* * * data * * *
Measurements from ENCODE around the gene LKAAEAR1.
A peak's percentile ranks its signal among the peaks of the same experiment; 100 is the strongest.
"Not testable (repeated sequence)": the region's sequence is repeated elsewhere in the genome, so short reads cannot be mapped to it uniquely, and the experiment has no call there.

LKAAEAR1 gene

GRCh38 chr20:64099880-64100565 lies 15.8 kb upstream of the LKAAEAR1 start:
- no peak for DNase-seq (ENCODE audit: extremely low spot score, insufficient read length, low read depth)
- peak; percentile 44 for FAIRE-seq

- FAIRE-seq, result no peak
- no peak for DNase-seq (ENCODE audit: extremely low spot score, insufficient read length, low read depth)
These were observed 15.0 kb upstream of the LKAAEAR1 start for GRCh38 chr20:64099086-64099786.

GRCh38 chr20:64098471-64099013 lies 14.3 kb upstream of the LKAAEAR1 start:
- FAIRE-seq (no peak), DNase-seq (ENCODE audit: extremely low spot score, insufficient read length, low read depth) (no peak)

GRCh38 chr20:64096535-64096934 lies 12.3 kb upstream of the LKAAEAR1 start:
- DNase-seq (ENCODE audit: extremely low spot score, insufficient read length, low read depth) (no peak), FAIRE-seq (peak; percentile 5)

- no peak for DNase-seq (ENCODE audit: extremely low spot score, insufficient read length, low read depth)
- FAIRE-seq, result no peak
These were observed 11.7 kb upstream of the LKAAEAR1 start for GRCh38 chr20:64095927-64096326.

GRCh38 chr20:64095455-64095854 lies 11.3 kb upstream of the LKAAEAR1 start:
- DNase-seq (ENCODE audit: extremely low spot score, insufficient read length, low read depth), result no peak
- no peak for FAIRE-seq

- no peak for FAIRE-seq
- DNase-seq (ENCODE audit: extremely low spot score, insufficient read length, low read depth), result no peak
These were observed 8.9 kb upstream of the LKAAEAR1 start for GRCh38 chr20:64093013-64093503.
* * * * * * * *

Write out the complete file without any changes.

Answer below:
Measurements from ENCODE around the gene LKAAEAR1.
A peak's percentile ranks its signal among the peaks of the same experiment; 100 is the strongest.
"Not testable (repeated sequence)": the region's sequence is repeated elsewhere in the genome, so short reads cannot be mapped to it uniquely, and the experiment has no call there.

LKAAEAR1 gene

GRCh38 chr20:64099880-64100565 lies 15.8 kb upstream of the LKAAEAR1 start:
- no peak for DNase-seq (ENCODE audit: extremely low spot score, insufficient read length, low read depth)
- peak; percentile 44 for FAIRE-seq

- FAIRE-seq, result no peak
- no peak for DNase-seq (ENCODE audit: extremely low spot score, insufficient read length, low read depth)
These were observed 15.0 kb upstream of the LKAAEAR1 start for GRCh38 chr20:64099086-64099786.

GRCh38 chr20:64098471-64099013 lies 14.3 kb upstream of the LKAAEAR1 start:
- FAIRE-seq (no peak), DNase-seq (ENCODE audit: extremely low spot score, insufficient read length, low read depth) (no peak)

GRCh38 chr20:64096535-64096934 lies 12.3 kb upstream of the LKAAEAR1 start:
- DNase-seq (ENCODE audit: extremely low spot score, insufficient read length, low read depth) (no peak), FAIRE-seq (peak; percentile 5)

- no peak for DNase-seq (ENCODE audit: extremely low spot score, insufficient read length, low read depth)
- FAIRE-seq, result no peak
These were observed 11.7 kb upstream of the LKAAEAR1 start for GRCh38 chr20:64095927-64096326.

GRCh38 chr20:64095455-64095854 lies 11.3 kb upstream of the LKAAEAR1 start:
- DNase-seq (ENCODE audit: extremely low spot score, insufficient read length, low read depth), result no peak
- no peak for FAIRE-seq

- no peak for FAIRE-seq
- DNase-seq (ENCODE audit: extremely low spot score, insufficient read length, low read depth), result no peak
These were observed 8.9 kb upstream of the LKAAEAR1 start for GRCh38 chr20:64093013-64093503.